Rise to power

Following Sun's death in 1925, Chiang took charge of the southern revolutionary movement and in 1926 organized the successful Northern Expedition designed to unify all of China, which was largely controlled by regional warlords. He captured Hankou and established its seat of government there. Chiang broke the KMT party's alliance with the Communists and ordered the Shanghai massacre of March 1927. With the warlords defeated and the communists purged, Chiang established his government in Nanjing (Nanking) that was soon recognized as the national government of China.

Chiang created a dictatorial regime in Nanjing to consolidate his power and mobilize the nation. His followers formed the Lixingshe or Society for Vigorous Practice - popularly, the Blue Shirts - to carry out Sun Yat-sen's Three People's Principles for national reconstruction. The society carried out covert propaganda and was responsible for training and indoctrination of the military, civilians, and students. In the public perception the Blue Shirts were at least semi-fascist and bore a vague resemblance to European fascism. The Blue Shirts introduced programs to teach Confucian citizenship and create a strong Nationalist Party and military. This system of secret organizations run by the military helped Chiang rule China as a dictator.[1]


In 1927, the National Revolutionary Army entered Shanghai, China's main financial, industrial, and business center. The business leaders were greatly shaken because at first Chiang used strong-arm tactics to get funds. However Chiang reversed course. He quit his leadership roles and married Soong Meiling, the youngest of three sisters; the other two were married to Sun Yat-sen, and T.V. Soong who was a prominent financier. He soon became a Methodist. Madame Chiang Kai-shek would prove charismatic to American audiences and greatly boosted Chiang's status; the two were named "Man of the Year" for 1937 by Time magazine.[2] Without Chiang the KMT was financially bankrupt, so it invited him to return as military commander in chief; he became the strong man of the regime and put Soong, his new in-law, in charge of China's finances. Bankers from across the country rushed to make contact with the revolutionary forces. Shanghai became Chiang's primary financial base. Through such organizations as the Shanghai Chamber of Commerce, the Jiangsu and Shanghai Finance Committee, and the Jianghai Customs 2.5% Surtax Treasury Bond Fund Custodial Committee, Chiang and Soong enlisted important industrial, business, and financial figures to take control of the finances in the lower Yangtze region and successfully raised 1.6 million yuan a week to maintain his army. Forming these relationships was also an important factor in Chiang's ability to establish himself in southeastern China and later unify the whole country. The Shanghai financial world supported Chiang because of his pro-business modernizing policies, his anticommunism, his close relations with Soong and other leaders he had known from earlier years when was employed as a broker in Shanghai, and the fact that many financial leaders of Shanghai were from Jiangsu and Zhejiang.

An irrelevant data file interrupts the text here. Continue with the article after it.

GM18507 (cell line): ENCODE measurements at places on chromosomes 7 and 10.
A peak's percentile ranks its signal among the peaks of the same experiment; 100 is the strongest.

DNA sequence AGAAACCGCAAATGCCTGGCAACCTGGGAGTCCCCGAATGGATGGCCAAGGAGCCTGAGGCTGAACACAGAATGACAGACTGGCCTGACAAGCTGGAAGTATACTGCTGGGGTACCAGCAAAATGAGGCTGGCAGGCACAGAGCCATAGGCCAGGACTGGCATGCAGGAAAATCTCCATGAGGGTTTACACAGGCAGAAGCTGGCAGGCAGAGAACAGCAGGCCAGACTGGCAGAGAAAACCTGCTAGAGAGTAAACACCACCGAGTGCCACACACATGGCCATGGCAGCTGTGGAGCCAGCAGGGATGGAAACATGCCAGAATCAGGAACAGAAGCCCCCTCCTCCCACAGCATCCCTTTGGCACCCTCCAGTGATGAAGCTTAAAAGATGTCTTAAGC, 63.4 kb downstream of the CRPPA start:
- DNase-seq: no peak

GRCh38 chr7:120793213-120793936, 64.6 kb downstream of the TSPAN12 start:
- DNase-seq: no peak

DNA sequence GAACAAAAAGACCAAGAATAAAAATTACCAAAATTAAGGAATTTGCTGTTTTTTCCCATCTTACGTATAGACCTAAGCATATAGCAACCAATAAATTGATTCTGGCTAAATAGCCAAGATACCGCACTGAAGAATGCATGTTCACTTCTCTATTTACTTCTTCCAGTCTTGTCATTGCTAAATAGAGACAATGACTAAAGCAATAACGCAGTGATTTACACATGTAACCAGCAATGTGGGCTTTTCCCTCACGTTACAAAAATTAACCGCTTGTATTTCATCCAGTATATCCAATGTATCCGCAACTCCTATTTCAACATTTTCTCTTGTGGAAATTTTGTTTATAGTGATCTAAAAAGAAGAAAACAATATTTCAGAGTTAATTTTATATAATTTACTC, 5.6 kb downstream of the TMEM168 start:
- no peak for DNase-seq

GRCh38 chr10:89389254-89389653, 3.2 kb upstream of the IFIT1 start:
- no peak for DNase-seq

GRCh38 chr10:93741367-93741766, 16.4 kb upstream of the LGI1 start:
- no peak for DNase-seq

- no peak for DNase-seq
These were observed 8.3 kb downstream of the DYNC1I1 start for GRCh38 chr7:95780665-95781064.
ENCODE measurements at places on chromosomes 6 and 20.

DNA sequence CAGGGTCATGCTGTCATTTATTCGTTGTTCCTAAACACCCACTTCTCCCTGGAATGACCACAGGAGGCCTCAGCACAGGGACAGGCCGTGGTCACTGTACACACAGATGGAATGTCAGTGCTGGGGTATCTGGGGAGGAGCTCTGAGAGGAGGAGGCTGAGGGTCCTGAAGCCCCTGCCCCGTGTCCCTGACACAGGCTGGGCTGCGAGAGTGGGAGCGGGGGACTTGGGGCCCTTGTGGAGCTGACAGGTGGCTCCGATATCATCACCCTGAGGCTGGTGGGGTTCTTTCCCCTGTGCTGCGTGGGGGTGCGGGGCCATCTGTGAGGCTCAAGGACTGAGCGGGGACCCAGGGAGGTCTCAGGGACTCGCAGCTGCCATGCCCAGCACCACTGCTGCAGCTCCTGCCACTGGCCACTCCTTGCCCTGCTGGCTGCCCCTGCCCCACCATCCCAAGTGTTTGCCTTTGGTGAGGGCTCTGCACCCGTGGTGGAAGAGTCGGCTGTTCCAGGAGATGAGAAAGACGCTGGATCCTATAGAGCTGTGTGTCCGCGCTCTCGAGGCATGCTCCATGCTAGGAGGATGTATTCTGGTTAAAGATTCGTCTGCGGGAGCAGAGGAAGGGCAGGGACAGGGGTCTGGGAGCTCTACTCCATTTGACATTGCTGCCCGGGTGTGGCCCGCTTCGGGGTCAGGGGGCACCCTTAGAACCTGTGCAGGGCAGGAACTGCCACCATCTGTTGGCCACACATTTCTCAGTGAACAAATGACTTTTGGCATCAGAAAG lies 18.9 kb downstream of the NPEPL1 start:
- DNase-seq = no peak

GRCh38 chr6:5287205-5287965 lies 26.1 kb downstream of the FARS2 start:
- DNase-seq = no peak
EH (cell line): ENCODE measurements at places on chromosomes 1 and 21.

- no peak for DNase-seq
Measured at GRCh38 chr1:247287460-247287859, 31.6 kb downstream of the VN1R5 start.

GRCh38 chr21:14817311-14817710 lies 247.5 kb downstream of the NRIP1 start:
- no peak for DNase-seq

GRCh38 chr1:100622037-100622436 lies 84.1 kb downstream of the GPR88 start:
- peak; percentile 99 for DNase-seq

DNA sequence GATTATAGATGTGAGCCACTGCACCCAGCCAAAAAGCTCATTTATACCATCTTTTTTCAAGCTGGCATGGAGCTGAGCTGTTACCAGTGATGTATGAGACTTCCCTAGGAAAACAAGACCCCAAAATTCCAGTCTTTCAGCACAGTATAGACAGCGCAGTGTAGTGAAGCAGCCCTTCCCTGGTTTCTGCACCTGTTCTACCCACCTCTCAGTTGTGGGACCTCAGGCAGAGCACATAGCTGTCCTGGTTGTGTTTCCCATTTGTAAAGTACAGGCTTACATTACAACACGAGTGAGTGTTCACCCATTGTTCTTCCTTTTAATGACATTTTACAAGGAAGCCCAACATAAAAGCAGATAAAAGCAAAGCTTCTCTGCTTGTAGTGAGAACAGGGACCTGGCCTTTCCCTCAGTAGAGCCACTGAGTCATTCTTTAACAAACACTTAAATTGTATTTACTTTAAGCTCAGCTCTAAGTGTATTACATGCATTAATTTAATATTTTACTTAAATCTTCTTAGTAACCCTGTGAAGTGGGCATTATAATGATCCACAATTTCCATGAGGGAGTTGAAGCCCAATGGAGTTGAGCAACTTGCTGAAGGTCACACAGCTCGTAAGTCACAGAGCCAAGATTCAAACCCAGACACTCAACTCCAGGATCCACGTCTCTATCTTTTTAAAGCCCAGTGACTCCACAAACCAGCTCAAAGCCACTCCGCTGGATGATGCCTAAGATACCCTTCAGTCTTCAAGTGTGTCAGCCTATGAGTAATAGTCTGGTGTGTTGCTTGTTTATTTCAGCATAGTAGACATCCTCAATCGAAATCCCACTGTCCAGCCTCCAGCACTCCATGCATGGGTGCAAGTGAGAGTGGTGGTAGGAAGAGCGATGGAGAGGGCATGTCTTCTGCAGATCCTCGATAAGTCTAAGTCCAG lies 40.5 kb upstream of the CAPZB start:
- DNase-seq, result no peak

After leftists provoked British and American gunboats to fire on Nanjing, Chiang purged the KMT of Communists, massacring many in Shanghai on 12 April, 1927, and assured the foreign powers his party was loyal only to Sun Yat-sen's Three People's Principles. Britain, the United States, and Japan all switched their support from the Beijing warlords to the Nationalist revolutionary government at Nanjing.

Defeating the warlords